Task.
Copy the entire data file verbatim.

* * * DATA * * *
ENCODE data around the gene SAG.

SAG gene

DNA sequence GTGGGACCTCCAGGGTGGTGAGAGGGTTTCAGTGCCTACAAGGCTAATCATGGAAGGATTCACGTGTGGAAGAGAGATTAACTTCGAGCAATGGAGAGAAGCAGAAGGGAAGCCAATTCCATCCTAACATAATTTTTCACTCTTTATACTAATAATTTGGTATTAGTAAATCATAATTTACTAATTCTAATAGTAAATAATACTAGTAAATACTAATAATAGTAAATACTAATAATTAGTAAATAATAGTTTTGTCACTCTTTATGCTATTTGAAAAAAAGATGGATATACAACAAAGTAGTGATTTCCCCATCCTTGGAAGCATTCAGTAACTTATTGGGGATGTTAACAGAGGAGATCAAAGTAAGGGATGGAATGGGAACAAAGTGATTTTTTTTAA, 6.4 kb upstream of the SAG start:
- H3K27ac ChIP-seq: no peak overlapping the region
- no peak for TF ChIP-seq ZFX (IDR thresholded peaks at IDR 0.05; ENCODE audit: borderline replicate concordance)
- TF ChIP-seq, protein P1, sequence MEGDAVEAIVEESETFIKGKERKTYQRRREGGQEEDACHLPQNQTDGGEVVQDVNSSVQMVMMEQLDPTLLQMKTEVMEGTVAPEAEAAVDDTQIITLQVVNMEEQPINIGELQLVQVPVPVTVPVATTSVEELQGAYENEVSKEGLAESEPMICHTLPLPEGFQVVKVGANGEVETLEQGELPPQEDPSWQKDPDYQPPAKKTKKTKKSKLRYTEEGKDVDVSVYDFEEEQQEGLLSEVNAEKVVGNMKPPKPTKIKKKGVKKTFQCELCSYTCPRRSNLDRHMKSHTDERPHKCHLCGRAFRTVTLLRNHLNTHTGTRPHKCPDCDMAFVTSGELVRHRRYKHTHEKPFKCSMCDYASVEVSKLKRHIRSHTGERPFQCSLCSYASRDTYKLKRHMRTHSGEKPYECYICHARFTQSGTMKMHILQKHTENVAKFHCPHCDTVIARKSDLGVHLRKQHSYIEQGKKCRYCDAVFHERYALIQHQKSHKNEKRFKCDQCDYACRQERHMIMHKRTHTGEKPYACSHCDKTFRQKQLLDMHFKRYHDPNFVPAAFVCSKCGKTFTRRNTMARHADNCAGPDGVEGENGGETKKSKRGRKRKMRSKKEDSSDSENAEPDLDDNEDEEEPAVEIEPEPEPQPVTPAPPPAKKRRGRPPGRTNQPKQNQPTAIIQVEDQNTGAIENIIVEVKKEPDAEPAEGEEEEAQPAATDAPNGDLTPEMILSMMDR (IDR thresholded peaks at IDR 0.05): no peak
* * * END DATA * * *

ENCODE data around the gene SAG.

SAG gene

DNA sequence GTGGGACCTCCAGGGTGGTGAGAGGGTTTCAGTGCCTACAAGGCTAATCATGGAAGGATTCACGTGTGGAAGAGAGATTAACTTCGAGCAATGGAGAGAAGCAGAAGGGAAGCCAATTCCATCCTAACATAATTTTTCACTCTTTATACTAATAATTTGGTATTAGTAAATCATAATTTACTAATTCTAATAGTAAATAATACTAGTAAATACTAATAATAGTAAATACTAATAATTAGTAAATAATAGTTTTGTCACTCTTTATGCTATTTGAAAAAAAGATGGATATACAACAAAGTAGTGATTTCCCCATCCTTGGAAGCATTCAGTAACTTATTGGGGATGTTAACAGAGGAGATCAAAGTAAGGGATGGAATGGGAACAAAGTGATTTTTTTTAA, 6.4 kb upstream of the SAG start:
- H3K27ac ChIP-seq: no peak overlapping the region
- no peak for TF ChIP-seq ZFX (IDR thresholded peaks at IDR 0.05; ENCODE audit: borderline replicate concordance)
- TF ChIP-seq, protein P1, sequence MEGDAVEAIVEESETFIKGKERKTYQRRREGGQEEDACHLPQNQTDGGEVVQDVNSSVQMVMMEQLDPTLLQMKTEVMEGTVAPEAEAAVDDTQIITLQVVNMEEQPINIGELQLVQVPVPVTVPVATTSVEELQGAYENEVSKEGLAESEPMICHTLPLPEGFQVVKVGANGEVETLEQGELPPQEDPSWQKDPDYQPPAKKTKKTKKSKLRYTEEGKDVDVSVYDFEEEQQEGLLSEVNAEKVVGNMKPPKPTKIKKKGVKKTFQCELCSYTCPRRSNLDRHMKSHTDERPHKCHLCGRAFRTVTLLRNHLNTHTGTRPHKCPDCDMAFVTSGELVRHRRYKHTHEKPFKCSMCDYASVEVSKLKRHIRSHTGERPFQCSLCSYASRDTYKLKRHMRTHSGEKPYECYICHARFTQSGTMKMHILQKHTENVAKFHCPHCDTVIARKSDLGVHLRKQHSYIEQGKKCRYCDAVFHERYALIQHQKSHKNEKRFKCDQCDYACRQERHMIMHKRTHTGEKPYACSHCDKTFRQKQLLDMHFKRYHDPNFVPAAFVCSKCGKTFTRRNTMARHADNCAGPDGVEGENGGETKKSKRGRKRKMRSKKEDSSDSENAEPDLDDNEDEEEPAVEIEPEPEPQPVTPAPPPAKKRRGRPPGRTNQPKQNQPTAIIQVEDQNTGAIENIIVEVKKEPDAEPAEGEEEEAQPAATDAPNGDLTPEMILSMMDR (IDR thresholded peaks at IDR 0.05): no peak